On April 14th, an open letter signed by 25 (considerably) well-known people in Venezuela was published online. The letter itself was addressed to President Joe Biden and other notable recipients such as Speaker of the House sanctionof Representatives Nancy Pelosi, Secretary of State Anthony Blinken, and Senate Majority and Minority Leaders Chuck Schumer and Mitch McConnell, respectively.
The contents of the letter have reignited a debate that’s been ongoing in Venezuela since at least 2014, when President Barack Obama signed the first major sanctions package against Venezuelan officials into law following hard government crackdowns on civilian protests that year.
The letter features a rather interesting mix of people like public policy analyst Michael Penfold, pro-business spokespersons Jorge Botti and Ricardo Cusano, a well-known humanitarian activist like Feliciano Reyna, and even a Primero Justicia deputy to the 2015 National Assembly, José Guerra. But despite the notable signatories, the text of the letter itself is incredibly vague and even lazy. The letter also represents a curious intersection of interests being represented by the various signatories and one has to wonder how long such an alliance may last before said interests begin to collide.
We’ll get into the contents of the letter and its purpose in a little bit, but first, we must note that it didn’t go unanswered.
On Monday, April 18th, a sort of counter-letter was published online. It was undersigned by 68 individuals (many of whom no longer actually live in Venezuela), among them former Caracas mayor and political prisoner Antonio Ledezma, the leader of the opposition party Vente Venezuela and former presidential candidate María Corina Machado, former governor of Carabobo Henrique Salas Römer, as well as former diplomat Diego Arria, and the editor of El Nacional newspaper, Miguel H. Otero.
While the second letter never explicitly claims to be a response to the first, it’s almost impossible to not see it that way. After all, it was released just four days later, and it argues against the key points on the first letter. Or does it? Oddly enough, it doesn’t, not really. Instead, both letters have a surprising amount of common ground, not just in their content, but also in the vagueness of the text, the lack of useful arguments, and the fact that they seem to be shouting over each other in an attempt to capitalize on their respective political brands. So, let’s take a look and see why neither can realistically hope to achieve their stated purposes and how much they really have in common.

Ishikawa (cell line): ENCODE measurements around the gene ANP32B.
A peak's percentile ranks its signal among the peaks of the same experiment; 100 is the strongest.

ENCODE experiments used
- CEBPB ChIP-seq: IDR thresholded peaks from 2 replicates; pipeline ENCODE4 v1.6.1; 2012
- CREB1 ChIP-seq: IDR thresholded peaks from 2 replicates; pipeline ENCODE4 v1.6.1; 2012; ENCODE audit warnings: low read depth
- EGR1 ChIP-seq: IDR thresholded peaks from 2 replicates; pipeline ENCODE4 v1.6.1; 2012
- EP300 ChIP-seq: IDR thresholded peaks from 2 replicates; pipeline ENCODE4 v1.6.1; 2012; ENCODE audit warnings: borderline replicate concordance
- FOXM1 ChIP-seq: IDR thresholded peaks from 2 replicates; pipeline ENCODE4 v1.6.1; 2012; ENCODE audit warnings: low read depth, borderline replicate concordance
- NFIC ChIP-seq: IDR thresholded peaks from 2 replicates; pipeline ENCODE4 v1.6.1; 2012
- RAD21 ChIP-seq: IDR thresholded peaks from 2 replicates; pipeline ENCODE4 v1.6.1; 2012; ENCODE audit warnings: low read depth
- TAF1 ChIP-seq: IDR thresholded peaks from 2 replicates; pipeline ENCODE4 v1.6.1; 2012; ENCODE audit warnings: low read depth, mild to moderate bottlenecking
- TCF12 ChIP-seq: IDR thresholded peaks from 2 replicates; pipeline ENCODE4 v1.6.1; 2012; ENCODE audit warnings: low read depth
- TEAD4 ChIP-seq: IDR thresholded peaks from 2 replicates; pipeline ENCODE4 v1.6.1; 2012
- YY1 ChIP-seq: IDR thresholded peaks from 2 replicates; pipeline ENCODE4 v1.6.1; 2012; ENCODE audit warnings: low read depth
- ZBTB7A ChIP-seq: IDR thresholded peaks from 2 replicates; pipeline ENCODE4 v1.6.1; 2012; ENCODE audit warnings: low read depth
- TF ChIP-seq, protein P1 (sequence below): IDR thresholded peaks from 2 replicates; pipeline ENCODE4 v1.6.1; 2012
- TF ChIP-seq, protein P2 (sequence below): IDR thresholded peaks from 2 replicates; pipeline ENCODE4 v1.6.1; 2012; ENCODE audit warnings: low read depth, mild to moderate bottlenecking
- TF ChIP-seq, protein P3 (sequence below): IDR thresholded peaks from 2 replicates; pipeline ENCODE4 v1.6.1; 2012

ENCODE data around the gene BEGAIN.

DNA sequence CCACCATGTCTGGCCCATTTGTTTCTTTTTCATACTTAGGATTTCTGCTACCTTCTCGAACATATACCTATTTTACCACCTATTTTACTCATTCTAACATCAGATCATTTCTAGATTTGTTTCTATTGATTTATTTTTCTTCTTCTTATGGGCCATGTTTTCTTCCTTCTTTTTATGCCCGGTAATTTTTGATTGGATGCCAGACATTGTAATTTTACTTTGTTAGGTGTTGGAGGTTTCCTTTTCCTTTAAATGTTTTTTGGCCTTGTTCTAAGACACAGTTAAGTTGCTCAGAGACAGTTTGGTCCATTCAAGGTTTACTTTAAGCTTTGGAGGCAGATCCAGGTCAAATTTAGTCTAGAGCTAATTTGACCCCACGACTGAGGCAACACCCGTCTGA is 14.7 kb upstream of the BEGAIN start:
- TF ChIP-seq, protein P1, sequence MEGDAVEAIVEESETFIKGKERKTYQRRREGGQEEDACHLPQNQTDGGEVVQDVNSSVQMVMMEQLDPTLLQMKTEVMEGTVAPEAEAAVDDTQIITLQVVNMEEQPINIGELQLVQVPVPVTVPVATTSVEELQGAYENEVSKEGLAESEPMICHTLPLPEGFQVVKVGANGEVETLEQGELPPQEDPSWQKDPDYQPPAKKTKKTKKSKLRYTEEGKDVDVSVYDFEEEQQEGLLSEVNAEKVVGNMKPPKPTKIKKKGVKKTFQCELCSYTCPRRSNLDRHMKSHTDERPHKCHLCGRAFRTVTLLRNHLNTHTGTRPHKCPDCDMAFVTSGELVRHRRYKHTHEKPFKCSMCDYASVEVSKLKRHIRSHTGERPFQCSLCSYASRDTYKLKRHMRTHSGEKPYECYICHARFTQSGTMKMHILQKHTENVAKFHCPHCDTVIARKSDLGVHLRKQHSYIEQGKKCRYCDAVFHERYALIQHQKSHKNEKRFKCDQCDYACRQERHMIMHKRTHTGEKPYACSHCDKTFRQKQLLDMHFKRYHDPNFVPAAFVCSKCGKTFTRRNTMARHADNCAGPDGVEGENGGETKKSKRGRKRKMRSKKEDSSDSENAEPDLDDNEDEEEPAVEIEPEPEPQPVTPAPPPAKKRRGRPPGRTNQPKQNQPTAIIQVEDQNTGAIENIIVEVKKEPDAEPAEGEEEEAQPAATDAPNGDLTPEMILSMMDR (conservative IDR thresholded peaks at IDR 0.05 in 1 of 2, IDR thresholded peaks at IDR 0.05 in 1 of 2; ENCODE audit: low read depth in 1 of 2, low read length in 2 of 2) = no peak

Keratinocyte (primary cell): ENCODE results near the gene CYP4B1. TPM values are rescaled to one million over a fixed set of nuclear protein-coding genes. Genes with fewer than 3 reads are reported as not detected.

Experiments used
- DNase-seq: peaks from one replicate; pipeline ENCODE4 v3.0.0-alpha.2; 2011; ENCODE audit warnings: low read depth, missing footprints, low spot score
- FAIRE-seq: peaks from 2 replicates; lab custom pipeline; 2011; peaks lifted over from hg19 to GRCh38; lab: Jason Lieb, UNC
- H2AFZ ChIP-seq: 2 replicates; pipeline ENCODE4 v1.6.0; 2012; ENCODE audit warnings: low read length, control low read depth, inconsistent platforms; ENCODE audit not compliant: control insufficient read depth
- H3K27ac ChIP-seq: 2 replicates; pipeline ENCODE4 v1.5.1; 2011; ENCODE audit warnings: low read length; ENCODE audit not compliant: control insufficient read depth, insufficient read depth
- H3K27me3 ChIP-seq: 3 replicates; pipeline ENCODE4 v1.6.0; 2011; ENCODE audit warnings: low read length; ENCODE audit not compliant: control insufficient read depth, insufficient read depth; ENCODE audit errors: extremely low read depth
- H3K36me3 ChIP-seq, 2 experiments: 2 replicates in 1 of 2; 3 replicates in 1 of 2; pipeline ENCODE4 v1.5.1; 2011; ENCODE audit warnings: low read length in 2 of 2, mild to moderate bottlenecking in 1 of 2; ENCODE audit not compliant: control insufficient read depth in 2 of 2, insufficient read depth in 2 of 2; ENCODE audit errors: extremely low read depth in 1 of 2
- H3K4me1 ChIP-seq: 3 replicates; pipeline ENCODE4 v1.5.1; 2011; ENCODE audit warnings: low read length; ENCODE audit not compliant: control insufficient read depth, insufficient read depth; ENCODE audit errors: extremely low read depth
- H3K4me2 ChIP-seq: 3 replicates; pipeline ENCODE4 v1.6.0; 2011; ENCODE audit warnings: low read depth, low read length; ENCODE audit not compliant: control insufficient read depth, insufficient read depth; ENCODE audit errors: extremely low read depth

The Dovish Approach
The first letter argues that the tactic of “maximum pressure” on the government of Nicolás Maduro has failed. I think we have to concede this point, if the U.S.’ foreign policy goal in Venezuela was to achieve the ousting of Maduro and his government, then that simply hasn’t happened. This is why this first letter suggests a change in approach.
The text states the need to recover the oil sector’s production levels and claims that, in order to do so, Venezuela will need the assistance of foreign companies. While it never says sanctions must be lifted, it’s clear that is the intent here.
After all, with the current institutional sanctions in place, foreign companies can’t hope to work with the Caracas government, which is a requirement when it comes to oil production considering that the hydrocarbon sector is legally reserved to the state. Instead of outright saying commercial sanctions must be lifted, the signatories claim that said sanctions have actually hurt the Venezuelan people. They follow this up by saying that 75% of people in Venezuela oppose “sectoral sanctions.”